B L Saraf
After a gap of 32 years movie goers in Kashmir will, now, have a place for a weekend chill out and a source of psychological cum physical rejuvenation, enabling them to confront upcoming week’s challenges that exist both on the domestic and professional fronts. They would be the routine in good old days. On 20th September, Lieutenant Governor Manoj Sinha sounded a note of truth while inaugurating Kashmir’s first Multiplex Cinema in Srinagar . He said “There used to be a time when people in large numbers would come to watch movies along with friends and families. Cinemas would provide them opportunities to think big and dream big besides entertaining them.” LG announced that in Pulwam and Shopian districts two multipurpose cinema halls are coming up shortly and that Government is planning to have such halls across Kashmir.
Earlier, in 1996 CM Farooq Abdullah did manage to reopen Broadway and Neelam cinema houses but due to the lack of patronage both put shutters down, soon. Then, in 1999 attempt to bring Regal cinema to the life failed as the terrorists put a scare down the spine of potential cinema goers.
At the time of inauguration the LG recalled movie “Janwar “, a Shammi Kapoor starrer – the first film to be screened in Broadway cinema Hall (predecessor to the now inaugurated INOX Multiplex) and revealed an interesting anecdote about Kapoor’s love for Kashmir ” Such was the love of Kapoor for Kashmir that he had asked his family members to perform his last rites in Dal lake.” It could be so: because, it were the films shot on locations in the Kashmir Valley- such as “Junglee”, ” Janwar ” and “Kashmir Ki Kali ” that brought fame and a roaring success at the Box Office to him .In fact Kashmir is the place where quite a number of female artistes like Saira Banoo , Rajshree and Sharmila Tagore, who worked opposite to Shammi Kapoor in these films, were successfully launched to the stardom.
We may recall that in year 2017, Sharmila Tagore was in Kashmir. She met Governor at Raj Bhawan and reminisced about the good old days of her cinematic work she did in Kashmir that brought laurels to her. Her visit regenerated memories of that beautiful Kashmir spring, in year 1962 , when she had come to Kashmir, for the first time , for shooting of film , Kashmir Ki Kali – her debut movie in Hindi language. That brought her, Shami Kapoor and Pran to Shopian for filming a very important song and dance sequence , atop a nearby hillock .The roads that wound around the hillock had the honour of having immortalized movie Kashmir Ki Kali. Alas! Later on these roads saw blood spilled all over thanks to the bloody games terrorists played with the innocent human lives, besmirching the pride they had in carrying Bollywood to the great heights .
Till yesterday, Kashmir defined itself in a very positive manner. Unfortunately, the positivity in its definition has vanished, only to be replaced by a despair, gloom and sorrow. We pray the 20th September event brings back hope and cheer. If the L G feels that the films screened in Srinagar should ” provide Kashmiris an opportunity to think big and dream big ” then more than setting up movie halls requires to be done .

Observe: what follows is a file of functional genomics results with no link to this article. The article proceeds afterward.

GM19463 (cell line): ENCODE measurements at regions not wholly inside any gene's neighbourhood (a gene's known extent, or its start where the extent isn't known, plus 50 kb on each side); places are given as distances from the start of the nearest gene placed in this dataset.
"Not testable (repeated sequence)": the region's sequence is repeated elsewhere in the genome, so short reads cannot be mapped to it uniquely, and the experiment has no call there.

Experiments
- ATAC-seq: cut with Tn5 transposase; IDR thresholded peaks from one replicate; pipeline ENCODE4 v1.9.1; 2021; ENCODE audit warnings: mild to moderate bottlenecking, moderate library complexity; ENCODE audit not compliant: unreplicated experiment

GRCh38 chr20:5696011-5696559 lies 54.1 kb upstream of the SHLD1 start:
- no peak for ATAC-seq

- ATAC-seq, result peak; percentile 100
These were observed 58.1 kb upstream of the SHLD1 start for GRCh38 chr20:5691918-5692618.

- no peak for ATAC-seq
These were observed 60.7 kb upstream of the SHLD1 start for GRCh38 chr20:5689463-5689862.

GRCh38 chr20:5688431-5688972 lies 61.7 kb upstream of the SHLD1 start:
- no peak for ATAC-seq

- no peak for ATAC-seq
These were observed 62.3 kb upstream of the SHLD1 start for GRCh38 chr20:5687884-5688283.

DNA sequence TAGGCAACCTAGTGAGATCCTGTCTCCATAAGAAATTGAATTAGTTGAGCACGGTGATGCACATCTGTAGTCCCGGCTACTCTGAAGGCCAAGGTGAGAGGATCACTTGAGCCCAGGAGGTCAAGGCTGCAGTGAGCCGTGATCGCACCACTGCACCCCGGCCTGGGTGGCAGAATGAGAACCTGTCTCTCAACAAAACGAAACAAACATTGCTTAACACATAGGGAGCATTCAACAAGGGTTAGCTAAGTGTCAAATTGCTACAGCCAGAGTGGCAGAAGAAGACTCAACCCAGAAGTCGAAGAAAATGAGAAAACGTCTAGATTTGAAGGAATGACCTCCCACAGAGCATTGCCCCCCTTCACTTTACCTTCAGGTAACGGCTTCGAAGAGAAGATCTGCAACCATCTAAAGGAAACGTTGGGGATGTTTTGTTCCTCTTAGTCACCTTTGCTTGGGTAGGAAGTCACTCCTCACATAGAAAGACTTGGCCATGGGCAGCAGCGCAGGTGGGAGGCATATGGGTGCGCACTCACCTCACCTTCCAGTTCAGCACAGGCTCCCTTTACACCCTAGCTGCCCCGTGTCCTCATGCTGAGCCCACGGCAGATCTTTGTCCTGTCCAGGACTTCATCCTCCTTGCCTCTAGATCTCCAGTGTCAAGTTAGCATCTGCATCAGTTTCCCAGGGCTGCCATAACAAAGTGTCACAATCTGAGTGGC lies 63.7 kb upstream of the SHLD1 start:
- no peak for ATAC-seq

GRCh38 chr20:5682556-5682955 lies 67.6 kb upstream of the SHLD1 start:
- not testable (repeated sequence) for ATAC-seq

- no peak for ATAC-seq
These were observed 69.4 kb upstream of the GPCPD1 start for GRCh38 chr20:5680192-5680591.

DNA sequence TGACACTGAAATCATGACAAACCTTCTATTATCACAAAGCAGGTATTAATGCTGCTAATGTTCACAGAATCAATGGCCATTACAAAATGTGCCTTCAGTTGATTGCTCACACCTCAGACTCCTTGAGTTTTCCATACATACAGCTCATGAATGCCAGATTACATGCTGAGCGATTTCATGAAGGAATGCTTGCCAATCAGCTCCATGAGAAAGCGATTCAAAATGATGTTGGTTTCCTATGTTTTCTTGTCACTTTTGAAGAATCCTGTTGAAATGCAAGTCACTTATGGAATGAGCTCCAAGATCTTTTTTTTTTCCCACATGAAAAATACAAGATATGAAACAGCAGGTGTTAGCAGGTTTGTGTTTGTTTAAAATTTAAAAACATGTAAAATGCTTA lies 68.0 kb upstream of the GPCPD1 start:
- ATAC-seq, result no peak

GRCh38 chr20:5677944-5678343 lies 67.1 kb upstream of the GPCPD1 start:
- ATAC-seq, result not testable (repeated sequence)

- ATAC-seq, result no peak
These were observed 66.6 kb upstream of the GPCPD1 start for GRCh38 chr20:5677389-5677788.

What adds to the Kashmir tragedy is the complete vacuum in civilized politics. Mainstream politics is absent- if at times it shows up it is only to give a fragmented look. Non-state actors have a field day. Fundamental changes are required. Finding a way out in bits and pieces put together won’t work. Security forces foot print has to be reduced in size across the State. Local dialogue must begin; Government has to do the job of governance.
One has to keep in mind that the Cinema will give momentary relief to the tense nerves. In Kashmir we need a durable balm to heal the bruised psyche and ruffled emotions which theater alone can’t provide. A deeper diagnosis is required to cure the malaise caused by the three decades old turbulence . Cosmetic treatment won’t do. Local sensitivities have to be taken care of.
The opening of Cinema Halls may bring Bollywood to the Valley . Remember, both have undergone a tectonic change since they have had the last interaction with each other. In olden days both had a pronounced syncretic look and a demeanor : both have suffered on that front.
Kashmir has become a one dimensional society with very little room for the ‘ other ‘. Bollywood, on the other side, is divided into “My heroes My script ” and Your Heroes Your script ” dependent on the ideology the artistes espouse just to suit the ruling regime of the period . They carried loads of soft power. May the anticipated frequent to and fro travel may help them regain the olden grace and poise which defined them and made both known across borders.
The civil society- if there is one in Kashmir – will have to act to ensure that no innocent life is sniffed out. And when we talk of a local dialogue the Government, apart from reigning in its forces, must take this civil society on board for the restoration of semblance of peace and order in the turbulent area. Every one must put weight behind the civil society and help our home place regain the past. Kashmir must invoke its inherent defining qualities. Cinema will then become truly enjoyable and serve the purpose the LG has visualized for the local audience – “of thinking big and dreaming high.”
(The author is former Principal District & Session Judge)
B L Saraf